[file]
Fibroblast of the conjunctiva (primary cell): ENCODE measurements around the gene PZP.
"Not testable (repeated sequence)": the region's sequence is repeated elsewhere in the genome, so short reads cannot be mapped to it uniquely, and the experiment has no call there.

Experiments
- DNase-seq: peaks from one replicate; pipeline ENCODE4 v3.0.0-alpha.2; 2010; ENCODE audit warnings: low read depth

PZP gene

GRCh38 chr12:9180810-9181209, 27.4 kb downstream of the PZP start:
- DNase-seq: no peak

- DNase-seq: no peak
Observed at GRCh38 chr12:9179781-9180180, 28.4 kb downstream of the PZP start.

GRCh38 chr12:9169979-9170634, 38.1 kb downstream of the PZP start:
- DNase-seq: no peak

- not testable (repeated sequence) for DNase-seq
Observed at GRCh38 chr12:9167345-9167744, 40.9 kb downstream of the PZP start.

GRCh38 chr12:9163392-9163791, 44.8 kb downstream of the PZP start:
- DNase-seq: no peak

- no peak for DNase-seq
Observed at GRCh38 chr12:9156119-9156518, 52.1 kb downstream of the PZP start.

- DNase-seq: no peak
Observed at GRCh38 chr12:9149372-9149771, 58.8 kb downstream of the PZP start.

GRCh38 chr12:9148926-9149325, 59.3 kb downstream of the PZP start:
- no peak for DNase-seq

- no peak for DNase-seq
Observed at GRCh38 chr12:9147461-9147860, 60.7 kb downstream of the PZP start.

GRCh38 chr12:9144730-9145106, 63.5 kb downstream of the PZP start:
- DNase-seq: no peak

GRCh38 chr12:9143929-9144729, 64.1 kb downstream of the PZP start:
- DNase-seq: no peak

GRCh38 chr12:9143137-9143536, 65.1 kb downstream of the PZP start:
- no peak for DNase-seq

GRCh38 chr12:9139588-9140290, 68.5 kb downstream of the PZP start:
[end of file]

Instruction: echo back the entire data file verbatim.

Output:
Fibroblast of the conjunctiva (primary cell): ENCODE measurements around the gene PZP.
"Not testable (repeated sequence)": the region's sequence is repeated elsewhere in the genome, so short reads cannot be mapped to it uniquely, and the experiment has no call there.

Experiments
- DNase-seq: peaks from one replicate; pipeline ENCODE4 v3.0.0-alpha.2; 2010; ENCODE audit warnings: low read depth

PZP gene

GRCh38 chr12:9180810-9181209, 27.4 kb downstream of the PZP start:
- DNase-seq: no peak

- DNase-seq: no peak
Observed at GRCh38 chr12:9179781-9180180, 28.4 kb downstream of the PZP start.

GRCh38 chr12:9169979-9170634, 38.1 kb downstream of the PZP start:
- DNase-seq: no peak

- not testable (repeated sequence) for DNase-seq
Observed at GRCh38 chr12:9167345-9167744, 40.9 kb downstream of the PZP start.

GRCh38 chr12:9163392-9163791, 44.8 kb downstream of the PZP start:
- DNase-seq: no peak

- no peak for DNase-seq
Observed at GRCh38 chr12:9156119-9156518, 52.1 kb downstream of the PZP start.

- DNase-seq: no peak
Observed at GRCh38 chr12:9149372-9149771, 58.8 kb downstream of the PZP start.

GRCh38 chr12:9148926-9149325, 59.3 kb downstream of the PZP start:
- no peak for DNase-seq

- no peak for DNase-seq
Observed at GRCh38 chr12:9147461-9147860, 60.7 kb downstream of the PZP start.

GRCh38 chr12:9144730-9145106, 63.5 kb downstream of the PZP start:
- DNase-seq: no peak

GRCh38 chr12:9143929-9144729, 64.1 kb downstream of the PZP start:
- DNase-seq: no peak

GRCh38 chr12:9143137-9143536, 65.1 kb downstream of the PZP start:
- no peak for DNase-seq

GRCh38 chr12:9139588-9140290, 68.5 kb downstream of the PZP start: